William Richard "Rick" Abbott, MD, is an ER doctor who loves a challenge. He met his wife, Jean, on his first day of medical school—when he was assigned to a cadaver with her—and 42 years later they're still colleagues, friends and lovers (TMI?). He's a clinical professor at the University of Colorado where, if our social media is anything to go by, he's very popular. He went to Tasmania on a locum tenens assignment for us and we've written about him in our newsletter. He put this experience into his own words:
When we last left Dr. Rick Abbott, he was telling us about participating as the “doc” on a charity bike ride through California and the fundraising efforts by the participants...
The charity facility - Velindre - has three cancer care “centres” at Cardiff in the south of Wales. Funded by Britain's National Health Service, it also has a fundraising arm. The charitable donations to Velindre have built a new hospital wing, funded research and provided niceties for patients—especially those without family support. It has also helped fund outreach programs for those living some distance from the centre, like remote chemotherapy infusion locations.
The required contribution to ride in this event was about $7,000 USD and as we rode along, I heard the stories of what people did to raise money: golf tournaments, music festivals, garage sales, auction off the kids to clean your house or weed your gardens, etc. Schools raised money by selling "no uniform days" for a British pound per day. One rider's wife is a professional opera singer and they "busked" (the term for what’s basically a street performance). In this case, the couple dressed up and did a funny show while she and her voice students sang—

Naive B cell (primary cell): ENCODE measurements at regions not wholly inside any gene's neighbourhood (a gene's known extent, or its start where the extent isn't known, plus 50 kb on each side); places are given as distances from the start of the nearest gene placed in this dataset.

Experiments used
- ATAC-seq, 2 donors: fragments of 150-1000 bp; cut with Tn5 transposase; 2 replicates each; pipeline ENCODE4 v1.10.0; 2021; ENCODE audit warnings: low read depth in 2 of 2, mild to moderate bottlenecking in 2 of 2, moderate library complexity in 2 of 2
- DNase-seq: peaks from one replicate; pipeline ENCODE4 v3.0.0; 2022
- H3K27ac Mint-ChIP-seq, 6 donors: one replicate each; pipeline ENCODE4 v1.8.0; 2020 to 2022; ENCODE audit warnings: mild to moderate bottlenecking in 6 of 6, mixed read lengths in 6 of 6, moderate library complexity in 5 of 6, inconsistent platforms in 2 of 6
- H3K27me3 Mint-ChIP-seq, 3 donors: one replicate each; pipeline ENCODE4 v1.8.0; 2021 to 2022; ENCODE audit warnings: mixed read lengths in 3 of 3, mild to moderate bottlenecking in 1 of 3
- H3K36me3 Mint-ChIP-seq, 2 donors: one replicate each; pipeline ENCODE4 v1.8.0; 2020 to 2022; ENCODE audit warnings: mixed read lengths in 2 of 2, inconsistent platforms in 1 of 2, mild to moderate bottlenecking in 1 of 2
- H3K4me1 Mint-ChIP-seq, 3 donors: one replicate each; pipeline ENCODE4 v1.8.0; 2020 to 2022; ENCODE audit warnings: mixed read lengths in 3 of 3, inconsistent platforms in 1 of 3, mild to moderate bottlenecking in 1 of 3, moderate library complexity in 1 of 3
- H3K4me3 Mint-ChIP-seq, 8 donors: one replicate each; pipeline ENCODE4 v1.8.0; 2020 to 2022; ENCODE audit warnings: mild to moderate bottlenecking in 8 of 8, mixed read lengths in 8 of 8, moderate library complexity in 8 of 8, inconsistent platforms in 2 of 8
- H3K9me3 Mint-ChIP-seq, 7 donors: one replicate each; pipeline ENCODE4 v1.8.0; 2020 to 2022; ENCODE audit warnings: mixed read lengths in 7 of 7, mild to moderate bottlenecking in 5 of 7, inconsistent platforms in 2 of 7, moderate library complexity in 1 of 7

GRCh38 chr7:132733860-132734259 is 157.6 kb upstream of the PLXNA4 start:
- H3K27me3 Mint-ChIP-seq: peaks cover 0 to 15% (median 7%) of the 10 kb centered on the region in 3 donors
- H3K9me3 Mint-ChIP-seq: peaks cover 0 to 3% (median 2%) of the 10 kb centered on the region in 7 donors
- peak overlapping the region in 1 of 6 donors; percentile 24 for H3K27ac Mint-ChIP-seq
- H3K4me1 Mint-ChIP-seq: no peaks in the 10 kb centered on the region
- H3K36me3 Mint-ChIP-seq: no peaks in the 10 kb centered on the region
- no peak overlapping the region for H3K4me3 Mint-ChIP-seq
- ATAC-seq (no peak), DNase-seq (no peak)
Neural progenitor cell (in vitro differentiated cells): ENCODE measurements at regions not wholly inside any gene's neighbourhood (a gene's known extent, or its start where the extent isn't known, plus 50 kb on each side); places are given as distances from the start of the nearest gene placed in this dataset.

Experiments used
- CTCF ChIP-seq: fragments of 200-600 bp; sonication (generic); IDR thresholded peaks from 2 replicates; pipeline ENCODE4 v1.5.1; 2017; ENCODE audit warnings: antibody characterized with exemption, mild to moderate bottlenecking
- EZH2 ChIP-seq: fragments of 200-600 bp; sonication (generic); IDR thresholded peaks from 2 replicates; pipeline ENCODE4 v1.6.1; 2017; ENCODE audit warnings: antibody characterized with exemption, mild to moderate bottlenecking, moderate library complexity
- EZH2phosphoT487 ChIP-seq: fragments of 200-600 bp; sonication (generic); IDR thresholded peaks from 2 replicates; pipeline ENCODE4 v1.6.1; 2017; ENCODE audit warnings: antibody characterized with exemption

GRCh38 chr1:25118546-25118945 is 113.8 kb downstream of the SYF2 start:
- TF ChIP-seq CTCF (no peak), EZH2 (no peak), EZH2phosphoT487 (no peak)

a long way from her other gigs at the Met and La Scala.
One poker tournament with 1,000 pound purse raised 8,000 pounds and went until 4 a.m. There was a lot more, but what impressed me so much was that not one person I talked to came in anywhere near the required minimum $7,000 USD for the trip contributions—they all beat it!
Some of the participants were connected to the centre because family and friends had been treated there; some were employees of the centre; some were just there to do some good. We had Olympians and even a few Para-Olympians. Some of the riders were experienced cyclists; some had never ridden any real distances; and all reported this event was the hardest thing they'd ever done.
So, here's what struck me about all of this: There's a tendency for Americans to think of a National Health System as purely a governmental entitlement. In the UK, anyone can walk into a hospital or medical office and get care. No paperwork, no cost, no payments, no fighting with the insurance companies—just sit back and let them take care of you. But, this gang of Welsh riders taught me about a part of the NHS that had only previously been hinted at: There really is more.
The volunteers, contributors and other folks make a huge effort to do something for an important institution, and ultimately they make the institution far better: more user-friendly and up-to-date than it would be without the help. I liken it to a street that is installed by a city government: the neighbors plants flower beds, spruce it up with sculptures and even add some nice benches—all to make the basics better.
I was impressed by the whole concept and even more impressed by the individuals who made the effort (including the community back home who supported them). Oh, yeah, the scenery and the cycling were great, too.